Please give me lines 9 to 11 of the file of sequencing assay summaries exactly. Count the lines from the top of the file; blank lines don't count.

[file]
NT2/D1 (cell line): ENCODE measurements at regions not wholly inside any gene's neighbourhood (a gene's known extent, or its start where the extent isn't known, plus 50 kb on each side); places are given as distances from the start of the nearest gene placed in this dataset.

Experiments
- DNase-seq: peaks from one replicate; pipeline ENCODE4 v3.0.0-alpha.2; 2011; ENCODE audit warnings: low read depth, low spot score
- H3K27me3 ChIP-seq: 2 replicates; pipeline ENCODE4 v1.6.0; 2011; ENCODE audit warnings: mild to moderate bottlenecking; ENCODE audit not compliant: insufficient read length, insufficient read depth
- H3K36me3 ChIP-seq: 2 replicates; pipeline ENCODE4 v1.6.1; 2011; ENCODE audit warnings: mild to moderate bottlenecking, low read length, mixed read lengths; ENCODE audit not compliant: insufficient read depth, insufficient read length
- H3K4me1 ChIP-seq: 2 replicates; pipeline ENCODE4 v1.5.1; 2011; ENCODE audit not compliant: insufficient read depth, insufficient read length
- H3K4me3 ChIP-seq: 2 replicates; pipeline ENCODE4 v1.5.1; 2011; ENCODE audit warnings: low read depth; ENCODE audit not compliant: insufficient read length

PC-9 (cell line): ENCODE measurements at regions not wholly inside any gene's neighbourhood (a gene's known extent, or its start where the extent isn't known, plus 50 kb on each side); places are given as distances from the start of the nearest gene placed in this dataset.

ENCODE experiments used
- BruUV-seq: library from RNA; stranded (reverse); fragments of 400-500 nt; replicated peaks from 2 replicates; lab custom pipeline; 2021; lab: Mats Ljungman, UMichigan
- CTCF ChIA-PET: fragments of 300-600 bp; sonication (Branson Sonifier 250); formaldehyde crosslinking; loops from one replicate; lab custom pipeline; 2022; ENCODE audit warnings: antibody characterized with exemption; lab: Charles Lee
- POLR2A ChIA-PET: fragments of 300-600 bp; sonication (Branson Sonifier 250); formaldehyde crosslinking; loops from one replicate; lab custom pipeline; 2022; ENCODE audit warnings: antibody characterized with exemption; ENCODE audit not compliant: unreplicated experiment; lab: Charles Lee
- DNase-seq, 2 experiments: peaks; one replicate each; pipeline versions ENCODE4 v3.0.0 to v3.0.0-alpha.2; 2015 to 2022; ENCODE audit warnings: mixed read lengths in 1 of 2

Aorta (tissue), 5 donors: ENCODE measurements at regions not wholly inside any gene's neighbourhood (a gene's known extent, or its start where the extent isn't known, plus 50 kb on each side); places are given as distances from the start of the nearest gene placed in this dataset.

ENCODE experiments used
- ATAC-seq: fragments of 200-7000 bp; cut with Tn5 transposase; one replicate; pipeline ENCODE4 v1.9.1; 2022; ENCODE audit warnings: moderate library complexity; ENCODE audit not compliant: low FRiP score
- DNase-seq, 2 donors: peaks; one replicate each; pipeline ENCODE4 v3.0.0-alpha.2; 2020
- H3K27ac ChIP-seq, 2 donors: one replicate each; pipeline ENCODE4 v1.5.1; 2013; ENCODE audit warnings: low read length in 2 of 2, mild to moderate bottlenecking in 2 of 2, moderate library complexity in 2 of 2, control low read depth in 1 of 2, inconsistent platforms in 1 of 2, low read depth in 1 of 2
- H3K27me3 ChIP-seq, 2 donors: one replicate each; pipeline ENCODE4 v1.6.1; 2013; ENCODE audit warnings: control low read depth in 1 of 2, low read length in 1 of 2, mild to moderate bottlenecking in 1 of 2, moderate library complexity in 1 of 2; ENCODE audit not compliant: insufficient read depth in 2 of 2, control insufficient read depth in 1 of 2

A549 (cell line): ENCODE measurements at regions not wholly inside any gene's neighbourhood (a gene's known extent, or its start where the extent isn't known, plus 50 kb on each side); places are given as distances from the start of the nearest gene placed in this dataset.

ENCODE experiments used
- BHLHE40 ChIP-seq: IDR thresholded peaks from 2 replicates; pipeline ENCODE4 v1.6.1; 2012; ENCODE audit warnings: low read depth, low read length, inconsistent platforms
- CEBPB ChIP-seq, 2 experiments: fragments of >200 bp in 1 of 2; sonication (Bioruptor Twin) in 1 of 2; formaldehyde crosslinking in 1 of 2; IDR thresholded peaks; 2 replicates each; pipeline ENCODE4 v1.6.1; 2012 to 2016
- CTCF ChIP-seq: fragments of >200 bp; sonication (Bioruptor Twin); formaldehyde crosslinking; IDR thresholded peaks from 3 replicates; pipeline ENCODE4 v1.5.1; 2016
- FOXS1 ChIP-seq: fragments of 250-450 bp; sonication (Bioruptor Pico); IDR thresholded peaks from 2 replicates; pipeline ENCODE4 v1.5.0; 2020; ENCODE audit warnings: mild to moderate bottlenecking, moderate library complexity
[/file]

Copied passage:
ENCODE experiments used
- BruUV-seq: library from RNA; stranded (reverse); fragments of 400-500 nt; replicated peaks from 2 replicates; lab custom pipeline; 2021; lab: Mats Ljungman, UMichigan
- CTCF ChIA-PET: fragments of 300-600 bp; sonication (Branson Sonifier 250); formaldehyde crosslinking; loops from one replicate; lab custom pipeline; 2022; ENCODE audit warnings: antibody characterized with exemption; lab: Charles Lee